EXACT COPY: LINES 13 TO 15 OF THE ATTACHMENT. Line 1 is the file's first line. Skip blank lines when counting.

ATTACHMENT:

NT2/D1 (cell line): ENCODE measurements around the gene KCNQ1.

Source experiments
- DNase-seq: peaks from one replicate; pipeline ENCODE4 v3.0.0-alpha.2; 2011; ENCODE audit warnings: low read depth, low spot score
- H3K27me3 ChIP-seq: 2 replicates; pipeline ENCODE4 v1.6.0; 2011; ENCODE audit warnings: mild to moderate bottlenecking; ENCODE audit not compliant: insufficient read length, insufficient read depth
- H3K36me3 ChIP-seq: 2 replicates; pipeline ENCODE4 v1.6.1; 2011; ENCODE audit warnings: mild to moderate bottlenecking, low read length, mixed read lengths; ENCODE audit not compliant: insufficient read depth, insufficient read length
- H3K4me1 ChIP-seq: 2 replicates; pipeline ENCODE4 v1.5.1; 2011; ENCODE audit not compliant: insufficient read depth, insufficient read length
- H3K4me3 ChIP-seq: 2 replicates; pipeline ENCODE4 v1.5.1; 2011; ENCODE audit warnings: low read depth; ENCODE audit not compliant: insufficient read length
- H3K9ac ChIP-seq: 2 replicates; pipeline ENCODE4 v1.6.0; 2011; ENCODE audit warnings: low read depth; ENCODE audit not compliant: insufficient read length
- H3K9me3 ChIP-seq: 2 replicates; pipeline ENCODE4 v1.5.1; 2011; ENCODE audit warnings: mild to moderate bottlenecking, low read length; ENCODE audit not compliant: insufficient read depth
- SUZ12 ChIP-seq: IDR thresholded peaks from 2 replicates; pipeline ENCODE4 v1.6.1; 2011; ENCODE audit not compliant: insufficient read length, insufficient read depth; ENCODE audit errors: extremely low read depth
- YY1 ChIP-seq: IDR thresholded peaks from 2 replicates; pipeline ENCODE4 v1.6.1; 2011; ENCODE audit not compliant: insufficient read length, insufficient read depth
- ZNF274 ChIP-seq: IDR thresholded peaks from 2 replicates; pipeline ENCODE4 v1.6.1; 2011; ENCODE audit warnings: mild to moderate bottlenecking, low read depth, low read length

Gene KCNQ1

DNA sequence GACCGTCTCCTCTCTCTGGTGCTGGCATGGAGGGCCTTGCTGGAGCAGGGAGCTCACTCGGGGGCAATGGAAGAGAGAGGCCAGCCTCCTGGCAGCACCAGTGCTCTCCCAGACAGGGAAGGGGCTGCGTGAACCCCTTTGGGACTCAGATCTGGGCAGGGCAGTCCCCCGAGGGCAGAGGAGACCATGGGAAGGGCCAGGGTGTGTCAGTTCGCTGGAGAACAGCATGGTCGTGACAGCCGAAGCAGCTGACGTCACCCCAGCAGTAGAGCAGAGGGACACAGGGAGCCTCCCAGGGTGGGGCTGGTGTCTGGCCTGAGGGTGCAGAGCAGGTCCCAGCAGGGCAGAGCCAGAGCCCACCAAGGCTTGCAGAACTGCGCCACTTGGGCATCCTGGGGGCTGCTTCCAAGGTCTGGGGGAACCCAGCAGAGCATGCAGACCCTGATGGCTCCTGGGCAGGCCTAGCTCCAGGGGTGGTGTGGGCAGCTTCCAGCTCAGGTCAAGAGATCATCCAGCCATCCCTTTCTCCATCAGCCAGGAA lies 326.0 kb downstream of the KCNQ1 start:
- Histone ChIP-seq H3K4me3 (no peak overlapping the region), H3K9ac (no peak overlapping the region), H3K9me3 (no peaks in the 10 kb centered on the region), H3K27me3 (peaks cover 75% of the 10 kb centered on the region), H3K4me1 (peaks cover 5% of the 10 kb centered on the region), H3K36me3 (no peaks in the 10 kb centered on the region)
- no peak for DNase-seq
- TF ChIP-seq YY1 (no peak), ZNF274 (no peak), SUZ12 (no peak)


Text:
Gene KCNQ1

DNA sequence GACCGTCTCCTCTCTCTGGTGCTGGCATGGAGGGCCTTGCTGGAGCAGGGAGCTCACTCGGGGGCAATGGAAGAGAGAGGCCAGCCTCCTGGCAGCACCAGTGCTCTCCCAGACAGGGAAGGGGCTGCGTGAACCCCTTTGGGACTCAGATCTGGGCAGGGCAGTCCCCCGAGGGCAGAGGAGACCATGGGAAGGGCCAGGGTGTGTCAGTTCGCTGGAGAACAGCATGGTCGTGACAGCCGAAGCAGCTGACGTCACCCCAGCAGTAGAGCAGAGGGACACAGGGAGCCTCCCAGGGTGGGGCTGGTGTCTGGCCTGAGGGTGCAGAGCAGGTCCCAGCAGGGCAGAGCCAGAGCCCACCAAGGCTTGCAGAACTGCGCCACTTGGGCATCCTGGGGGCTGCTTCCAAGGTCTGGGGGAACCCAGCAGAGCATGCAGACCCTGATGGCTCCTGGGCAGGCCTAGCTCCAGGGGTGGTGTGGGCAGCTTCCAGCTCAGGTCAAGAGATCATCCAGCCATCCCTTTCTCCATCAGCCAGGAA lies 326.0 kb downstream of the KCNQ1 start:
- Histone ChIP-seq H3K4me3 (no peak overlapping the region), H3K9ac (no peak overlapping the region), H3K9me3 (no peaks in the 10 kb centered on the region), H3K27me3 (peaks cover 75% of the 10 kb centered on the region), H3K4me1 (peaks cover 5% of the 10 kb centered on the region), H3K36me3 (no peaks in the 10 kb centered on the region)